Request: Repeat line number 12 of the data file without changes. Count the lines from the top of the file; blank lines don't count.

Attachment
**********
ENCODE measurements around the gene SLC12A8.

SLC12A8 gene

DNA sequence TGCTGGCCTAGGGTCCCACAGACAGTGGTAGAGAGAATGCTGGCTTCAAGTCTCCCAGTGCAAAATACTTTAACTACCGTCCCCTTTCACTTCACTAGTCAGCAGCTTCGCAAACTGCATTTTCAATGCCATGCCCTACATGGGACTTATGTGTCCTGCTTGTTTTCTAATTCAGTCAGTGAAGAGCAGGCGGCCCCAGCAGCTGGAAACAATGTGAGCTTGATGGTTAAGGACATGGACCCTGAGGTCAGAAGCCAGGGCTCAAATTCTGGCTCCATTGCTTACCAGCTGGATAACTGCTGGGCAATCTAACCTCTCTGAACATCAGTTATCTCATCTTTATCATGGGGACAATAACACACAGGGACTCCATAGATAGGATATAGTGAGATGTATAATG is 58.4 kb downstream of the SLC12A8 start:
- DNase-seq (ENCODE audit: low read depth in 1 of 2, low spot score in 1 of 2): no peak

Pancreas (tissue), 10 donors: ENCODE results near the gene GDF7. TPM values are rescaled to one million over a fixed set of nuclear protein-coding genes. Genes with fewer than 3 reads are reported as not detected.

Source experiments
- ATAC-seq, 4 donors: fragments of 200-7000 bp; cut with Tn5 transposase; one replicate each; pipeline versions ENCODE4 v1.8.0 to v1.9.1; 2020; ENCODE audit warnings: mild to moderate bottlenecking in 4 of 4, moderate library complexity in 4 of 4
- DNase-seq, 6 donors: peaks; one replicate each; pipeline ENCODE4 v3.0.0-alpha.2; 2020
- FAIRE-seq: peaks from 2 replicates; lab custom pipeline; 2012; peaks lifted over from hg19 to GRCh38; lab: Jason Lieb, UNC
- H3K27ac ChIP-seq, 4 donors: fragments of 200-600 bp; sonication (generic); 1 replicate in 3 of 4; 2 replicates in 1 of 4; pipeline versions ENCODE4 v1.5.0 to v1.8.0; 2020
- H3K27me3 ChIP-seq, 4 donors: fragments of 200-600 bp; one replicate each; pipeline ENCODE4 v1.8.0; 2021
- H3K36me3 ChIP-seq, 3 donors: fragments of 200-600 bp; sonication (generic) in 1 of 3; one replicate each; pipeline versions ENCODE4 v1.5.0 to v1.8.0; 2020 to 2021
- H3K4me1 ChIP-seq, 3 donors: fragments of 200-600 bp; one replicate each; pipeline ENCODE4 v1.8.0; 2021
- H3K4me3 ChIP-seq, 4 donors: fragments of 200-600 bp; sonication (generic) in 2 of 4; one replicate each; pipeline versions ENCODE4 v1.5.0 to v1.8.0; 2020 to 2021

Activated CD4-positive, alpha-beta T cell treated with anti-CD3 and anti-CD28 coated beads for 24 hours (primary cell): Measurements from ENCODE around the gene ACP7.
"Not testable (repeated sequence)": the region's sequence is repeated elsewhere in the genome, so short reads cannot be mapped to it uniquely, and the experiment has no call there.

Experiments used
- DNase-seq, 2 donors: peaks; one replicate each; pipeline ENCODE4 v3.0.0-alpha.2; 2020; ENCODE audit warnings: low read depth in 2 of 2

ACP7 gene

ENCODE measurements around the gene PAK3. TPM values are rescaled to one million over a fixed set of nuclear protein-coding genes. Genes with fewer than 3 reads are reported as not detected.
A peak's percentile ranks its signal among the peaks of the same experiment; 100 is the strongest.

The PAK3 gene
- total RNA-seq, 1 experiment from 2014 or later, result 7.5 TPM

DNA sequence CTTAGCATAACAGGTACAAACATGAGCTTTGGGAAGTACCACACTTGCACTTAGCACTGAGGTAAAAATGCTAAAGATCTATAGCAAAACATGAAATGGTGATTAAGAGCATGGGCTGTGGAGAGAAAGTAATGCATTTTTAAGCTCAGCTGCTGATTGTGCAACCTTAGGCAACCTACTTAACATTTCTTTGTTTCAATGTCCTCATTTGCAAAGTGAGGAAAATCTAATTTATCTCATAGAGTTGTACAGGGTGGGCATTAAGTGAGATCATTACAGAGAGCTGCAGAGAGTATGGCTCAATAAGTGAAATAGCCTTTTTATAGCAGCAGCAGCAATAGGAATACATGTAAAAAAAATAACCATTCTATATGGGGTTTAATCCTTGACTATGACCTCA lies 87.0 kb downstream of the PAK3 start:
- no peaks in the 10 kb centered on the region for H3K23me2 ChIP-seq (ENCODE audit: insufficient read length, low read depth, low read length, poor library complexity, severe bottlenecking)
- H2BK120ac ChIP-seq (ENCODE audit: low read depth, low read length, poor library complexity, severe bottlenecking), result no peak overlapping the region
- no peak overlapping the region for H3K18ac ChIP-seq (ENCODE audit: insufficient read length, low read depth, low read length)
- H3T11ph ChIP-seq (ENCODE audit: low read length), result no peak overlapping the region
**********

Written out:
- H3K36me3 ChIP-seq, 3 donors: fragments of 200-600 bp; sonication (generic) in 1 of 3; one replicate each; pipeline versions ENCODE4 v1.5.0 to v1.8.0; 2020 to 2021